Pension deficits up £100bn in month since rate cut


UK Plc’s total deficit now stands at £710bn, the biggest level ever, according to PwC’s Skyval Index.

Defined benefit pension schemes – those which guarantee an income linked to savers’ final salaries – face a bigger deficit when interest rates fall as they struggle to earn strong, low-risk returns, reports The Telegraph.

“The conditions we’re experiencing now are driven by the market’s expectation of unprecedented lows of long-term interest rates. It is indirectly linked to the base rate – the industry is acclimatising to the idea of lower yields for longer,” said PwC’s Raj Mody.

“Six months ago yields were pretty low and people thought surely they can’t get any lower and they have to go up. Then we had the referendum vote which was a shock to markets, as was the Bank of England stimulus package, so there is now this expectation we’re in this lower for longer yield environment which is driving up this funding deficit measure.”

The Bank of England cut its interest rate to a new record low of 0.25pc in early August.

The rise in the deficit over the past month is the only the sharpest in a long series of increases. Over the past year the total deficit has risen by £170bn.

As a result companies are faced with the choice between pumping more money into their pension funds, or pushing the funds to invest in riskier assets in the hope of earning bigger returns and closing the gap.

The deficit study came as Carclo, a plastics supplier, said falling bond yields have pushed up its pension deficit to such an extent that it is unlikely to be able to pay the dividend it announced on 7 June.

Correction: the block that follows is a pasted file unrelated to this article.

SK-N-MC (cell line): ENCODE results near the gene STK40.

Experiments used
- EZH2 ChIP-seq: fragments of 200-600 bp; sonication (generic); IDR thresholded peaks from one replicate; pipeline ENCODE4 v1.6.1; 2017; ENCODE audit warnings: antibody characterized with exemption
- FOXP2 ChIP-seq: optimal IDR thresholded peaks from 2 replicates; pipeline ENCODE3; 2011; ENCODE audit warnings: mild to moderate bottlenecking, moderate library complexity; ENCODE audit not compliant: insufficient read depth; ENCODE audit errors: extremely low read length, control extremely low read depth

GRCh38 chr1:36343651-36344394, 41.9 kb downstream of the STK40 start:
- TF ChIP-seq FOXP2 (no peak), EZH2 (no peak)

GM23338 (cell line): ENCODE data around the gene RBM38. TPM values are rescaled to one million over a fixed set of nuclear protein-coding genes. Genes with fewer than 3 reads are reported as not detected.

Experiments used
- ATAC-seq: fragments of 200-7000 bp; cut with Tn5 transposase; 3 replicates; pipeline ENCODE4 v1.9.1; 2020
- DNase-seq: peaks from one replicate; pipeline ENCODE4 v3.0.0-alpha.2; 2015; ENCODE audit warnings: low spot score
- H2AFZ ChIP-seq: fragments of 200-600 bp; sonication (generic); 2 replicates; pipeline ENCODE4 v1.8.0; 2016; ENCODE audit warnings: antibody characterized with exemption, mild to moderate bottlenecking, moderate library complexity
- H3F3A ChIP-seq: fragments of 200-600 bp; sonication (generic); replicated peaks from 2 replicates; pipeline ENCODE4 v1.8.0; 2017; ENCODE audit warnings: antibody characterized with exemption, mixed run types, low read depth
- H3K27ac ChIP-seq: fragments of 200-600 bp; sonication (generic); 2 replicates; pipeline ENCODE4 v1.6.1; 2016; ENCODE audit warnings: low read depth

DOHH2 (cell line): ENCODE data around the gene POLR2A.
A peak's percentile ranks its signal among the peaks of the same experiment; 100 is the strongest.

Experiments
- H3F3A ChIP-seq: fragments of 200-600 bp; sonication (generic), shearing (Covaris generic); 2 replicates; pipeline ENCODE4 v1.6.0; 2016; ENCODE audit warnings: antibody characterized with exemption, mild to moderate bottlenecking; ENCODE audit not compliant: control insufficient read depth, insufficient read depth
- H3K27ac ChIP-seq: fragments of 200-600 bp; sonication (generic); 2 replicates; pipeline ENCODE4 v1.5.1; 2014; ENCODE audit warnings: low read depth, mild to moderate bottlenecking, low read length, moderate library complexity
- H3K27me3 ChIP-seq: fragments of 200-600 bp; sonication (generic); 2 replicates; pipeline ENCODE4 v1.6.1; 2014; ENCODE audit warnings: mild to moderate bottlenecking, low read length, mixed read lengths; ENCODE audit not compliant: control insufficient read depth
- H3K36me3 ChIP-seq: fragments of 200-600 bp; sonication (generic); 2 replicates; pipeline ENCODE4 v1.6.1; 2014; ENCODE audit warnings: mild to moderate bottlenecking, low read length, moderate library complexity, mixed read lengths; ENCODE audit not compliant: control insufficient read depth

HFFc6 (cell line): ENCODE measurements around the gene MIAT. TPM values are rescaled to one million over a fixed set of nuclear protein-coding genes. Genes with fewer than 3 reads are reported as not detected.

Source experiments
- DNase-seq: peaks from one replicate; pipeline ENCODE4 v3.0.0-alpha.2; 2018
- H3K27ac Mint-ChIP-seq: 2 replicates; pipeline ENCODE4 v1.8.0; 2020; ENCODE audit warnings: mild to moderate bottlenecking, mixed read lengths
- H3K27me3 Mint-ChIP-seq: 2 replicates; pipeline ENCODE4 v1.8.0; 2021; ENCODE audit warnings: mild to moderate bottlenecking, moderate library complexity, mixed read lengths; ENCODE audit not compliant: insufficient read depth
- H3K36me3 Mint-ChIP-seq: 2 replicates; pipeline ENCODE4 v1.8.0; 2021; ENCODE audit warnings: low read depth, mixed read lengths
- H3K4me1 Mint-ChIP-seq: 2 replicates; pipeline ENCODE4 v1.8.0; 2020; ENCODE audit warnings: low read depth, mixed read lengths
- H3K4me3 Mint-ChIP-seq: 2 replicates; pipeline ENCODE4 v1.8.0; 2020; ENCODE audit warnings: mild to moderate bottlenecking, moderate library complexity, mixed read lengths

“We’re likely to see more of this kind of announcement in coming months, unless there is sharp pick up in bond yields,” said Tom McPhail, head of retirement policy at Hargreaves Lansdown.

“Current monetary policy may have kept the economy going but it is killing pension schemes, with disastrous consequences both for any employers sponsoring a final salary scheme and for any individuals looking to buy an annuity.”

Even before the latest interest rate cut, some big firms had to take drastic action to plug their pension deficits.

Earlier this year Royal Bank of Scotland said it would pump £4.2bn into its pension scheme to fill an accounting deficit, while last year Tesco agreed to pump hundreds of millions of pounds per year into its retirement savings pot.

Retailer Sir Philip Green is also under pressure to fill defunct high street chain BHS’s £571m pension deficit.

Mr Mody said that pumping in money is not the only solution – firms could make more use of the new pension freedoms, as some savers may want to take more money earlier in their retirement, reducing the deficits.

Companies could also adjust their investment portfolios to boost returns.

“I suspect pension schemes’ asset strategies haven’t be modernised or updated to allow for these new market conditions – they are probably based on beliefs about economic conditions from years ago,” said Mr Mody.

“Even six to 12 months ago the prognosis for our economic future was different to what it is now. They need to ask, is this the right structure, is it delivering the right risk-reward profile for the world we’re now in.”